My 14 year old daughter is totally mad at me, tells her friends she doesn't like me, that I hover and that I won't stay out of her business. The latter is true, I don't stay out of her business and I agree I have gotten in the middle of her relationship with her boyfriend. I told her he was probably cheating on her among other things. She has asked me to stop talking to her about it several times but I can't keep my mouth shut. She told her boyfriend what I had been saying and he confronted me. I told him I did say those things now he is mad at me too. How can I fix this?
Welcome to the world of teenage drama! thankfully there's always an opportunity for a parenting "take two" as long as you are truly committed to making it happen.
Your daughter is angry with you because you are pointing out her flaws: she is in a relationship that isn't working with a guy that isn't treating her well. I suspect that you are pointing out other things about you (and him) that you don't like about her as well. At 14, she doesn't have enough ego strength, or a strong enough self esteem to handle your criticism (let's face it, sometimes even as adults we don't handle criticism about ourselves very well!), so I can understand why she's shutting you out and turning to the cheating boyfriend for support.
So, now what can you do to fix the situation? Here are a set of steps that will help you repair your relationship with her:
1.Apologize! Tell her you are sorry for being so critical of her and him. DO NOT qualify the apology by saying you only did it because you're worried about her or because he cheated on her etc. Simply say you are very sorry that you have been so critical and so in her business.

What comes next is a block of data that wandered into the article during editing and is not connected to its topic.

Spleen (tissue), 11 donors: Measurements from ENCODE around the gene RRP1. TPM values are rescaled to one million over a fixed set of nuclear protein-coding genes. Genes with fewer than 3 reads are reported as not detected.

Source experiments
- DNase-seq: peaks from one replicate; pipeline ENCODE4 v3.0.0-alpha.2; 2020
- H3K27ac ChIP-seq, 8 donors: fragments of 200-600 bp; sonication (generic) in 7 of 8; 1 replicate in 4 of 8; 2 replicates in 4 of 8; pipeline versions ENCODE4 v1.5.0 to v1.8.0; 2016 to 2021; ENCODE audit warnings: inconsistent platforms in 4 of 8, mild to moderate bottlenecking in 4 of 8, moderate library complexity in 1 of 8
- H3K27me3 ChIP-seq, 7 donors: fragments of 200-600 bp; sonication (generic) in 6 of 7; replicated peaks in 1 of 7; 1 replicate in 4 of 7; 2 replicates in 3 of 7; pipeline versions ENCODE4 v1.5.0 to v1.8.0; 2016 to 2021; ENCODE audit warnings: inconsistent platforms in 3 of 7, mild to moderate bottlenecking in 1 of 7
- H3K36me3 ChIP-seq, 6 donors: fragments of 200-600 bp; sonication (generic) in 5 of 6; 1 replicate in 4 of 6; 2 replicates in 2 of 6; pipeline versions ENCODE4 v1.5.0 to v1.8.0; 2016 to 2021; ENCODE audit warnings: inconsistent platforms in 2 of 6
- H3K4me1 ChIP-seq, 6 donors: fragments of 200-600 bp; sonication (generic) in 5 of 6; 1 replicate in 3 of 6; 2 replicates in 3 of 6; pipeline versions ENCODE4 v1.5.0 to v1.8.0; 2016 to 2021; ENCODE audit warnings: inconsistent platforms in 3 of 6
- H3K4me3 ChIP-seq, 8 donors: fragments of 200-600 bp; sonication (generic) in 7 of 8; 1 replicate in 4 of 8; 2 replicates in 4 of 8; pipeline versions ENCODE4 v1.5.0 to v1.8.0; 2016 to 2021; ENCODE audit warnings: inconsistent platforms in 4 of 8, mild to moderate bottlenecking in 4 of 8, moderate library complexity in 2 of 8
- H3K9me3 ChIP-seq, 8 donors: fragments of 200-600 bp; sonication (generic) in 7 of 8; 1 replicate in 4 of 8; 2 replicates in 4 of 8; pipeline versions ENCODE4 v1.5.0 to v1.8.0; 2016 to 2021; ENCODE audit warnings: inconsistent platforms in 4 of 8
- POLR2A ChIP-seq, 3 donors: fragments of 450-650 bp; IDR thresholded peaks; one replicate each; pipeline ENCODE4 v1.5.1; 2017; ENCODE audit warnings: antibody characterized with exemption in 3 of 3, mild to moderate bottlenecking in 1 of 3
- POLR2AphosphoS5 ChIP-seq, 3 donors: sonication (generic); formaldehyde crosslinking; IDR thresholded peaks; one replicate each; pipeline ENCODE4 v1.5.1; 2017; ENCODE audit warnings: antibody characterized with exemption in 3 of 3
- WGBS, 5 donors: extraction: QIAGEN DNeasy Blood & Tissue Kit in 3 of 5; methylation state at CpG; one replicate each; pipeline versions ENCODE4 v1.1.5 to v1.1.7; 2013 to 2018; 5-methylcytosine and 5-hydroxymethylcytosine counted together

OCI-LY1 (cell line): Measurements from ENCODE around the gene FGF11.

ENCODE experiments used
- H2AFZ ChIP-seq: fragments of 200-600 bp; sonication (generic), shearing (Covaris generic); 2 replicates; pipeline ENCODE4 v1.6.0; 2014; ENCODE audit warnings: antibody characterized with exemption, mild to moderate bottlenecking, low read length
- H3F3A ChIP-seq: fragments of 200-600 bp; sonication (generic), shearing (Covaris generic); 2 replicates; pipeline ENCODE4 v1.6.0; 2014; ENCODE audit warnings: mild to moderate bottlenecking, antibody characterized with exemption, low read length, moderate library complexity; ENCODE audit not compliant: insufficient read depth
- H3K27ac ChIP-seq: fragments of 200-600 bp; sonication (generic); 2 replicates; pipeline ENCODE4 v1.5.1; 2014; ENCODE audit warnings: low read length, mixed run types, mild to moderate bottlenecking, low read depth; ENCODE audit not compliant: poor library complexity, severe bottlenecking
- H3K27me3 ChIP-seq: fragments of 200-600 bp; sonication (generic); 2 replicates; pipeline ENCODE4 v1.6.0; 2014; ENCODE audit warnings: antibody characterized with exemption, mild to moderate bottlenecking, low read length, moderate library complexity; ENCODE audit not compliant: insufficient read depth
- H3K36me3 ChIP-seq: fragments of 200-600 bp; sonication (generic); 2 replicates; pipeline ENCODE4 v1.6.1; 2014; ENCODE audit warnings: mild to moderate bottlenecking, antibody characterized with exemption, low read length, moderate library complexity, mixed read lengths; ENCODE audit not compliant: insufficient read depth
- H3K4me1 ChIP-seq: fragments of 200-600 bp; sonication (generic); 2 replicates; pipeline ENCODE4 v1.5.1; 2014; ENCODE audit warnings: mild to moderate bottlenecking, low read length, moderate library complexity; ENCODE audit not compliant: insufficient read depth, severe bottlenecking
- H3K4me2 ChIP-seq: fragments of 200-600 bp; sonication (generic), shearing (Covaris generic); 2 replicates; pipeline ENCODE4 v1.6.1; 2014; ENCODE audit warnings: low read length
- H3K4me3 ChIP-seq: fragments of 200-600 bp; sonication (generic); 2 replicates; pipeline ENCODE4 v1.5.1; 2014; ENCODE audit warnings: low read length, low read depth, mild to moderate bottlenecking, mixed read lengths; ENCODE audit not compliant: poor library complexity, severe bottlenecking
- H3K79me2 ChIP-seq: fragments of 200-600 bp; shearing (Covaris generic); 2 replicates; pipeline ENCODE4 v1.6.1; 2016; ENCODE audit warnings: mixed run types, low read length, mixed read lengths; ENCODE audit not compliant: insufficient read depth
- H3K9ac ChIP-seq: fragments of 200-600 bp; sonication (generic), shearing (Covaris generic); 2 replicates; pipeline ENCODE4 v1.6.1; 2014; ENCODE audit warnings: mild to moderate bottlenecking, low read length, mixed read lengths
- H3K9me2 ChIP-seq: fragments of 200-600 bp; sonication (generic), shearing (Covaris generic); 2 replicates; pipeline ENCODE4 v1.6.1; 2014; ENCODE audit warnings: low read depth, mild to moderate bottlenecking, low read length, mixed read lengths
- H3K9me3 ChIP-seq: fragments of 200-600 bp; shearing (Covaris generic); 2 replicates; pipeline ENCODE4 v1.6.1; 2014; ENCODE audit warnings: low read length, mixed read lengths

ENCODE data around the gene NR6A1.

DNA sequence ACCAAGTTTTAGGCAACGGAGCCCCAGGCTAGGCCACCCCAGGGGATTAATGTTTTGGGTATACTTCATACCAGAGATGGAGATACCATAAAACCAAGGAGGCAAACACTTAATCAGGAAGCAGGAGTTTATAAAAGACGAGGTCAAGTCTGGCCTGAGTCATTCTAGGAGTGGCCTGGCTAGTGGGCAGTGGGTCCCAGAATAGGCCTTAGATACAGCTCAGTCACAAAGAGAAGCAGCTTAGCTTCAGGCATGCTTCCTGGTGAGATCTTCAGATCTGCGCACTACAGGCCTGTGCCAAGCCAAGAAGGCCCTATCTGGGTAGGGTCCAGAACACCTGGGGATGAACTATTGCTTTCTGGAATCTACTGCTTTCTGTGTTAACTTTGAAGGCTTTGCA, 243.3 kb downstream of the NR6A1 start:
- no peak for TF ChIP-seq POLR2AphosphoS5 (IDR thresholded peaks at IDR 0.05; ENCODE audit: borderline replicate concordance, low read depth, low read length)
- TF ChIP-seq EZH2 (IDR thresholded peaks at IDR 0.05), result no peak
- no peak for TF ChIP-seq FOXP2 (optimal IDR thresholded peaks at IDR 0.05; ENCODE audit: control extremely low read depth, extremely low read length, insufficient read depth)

2. Turn it around! It is very, very difficult to be a young teen--I think perhaps the toughest time in life. She needs you to stop focusing on the negatives, her mistakes and the bad parts of what she's doing and pay attention to the positives, the parts of her that you are proud of and that make you feel good. When you start to do this, she will start to feel better about herself too. She may seem like she's independent of you, but the truth is that she still needs you and needs your approval. However, she's very conflicted because if most of what she gets from you is negative, she will reject you for the boy and for her friends. If you start to offer her a positive relationship and ignore the negatives, she will eventually come back to you and trust you again.
3.Keep things in perspective! She needs to learn from this relationship and every other experience in her young life. She will do so far better with your gentle support, than with criticism, hovering and negativity. Sooo....bite your tongue and be the mom that I can hear you really want to be to your daughter. In the end, remember, that your goal is for you and her to reach her adult years as friends. This boy will be long gone by then.
Good Wishes and Great Parenting,
Dr Susan Bartell
JustAsk Expert www.drsusanbartell.com
NEW book “The Top 50 Questions Kids Ask”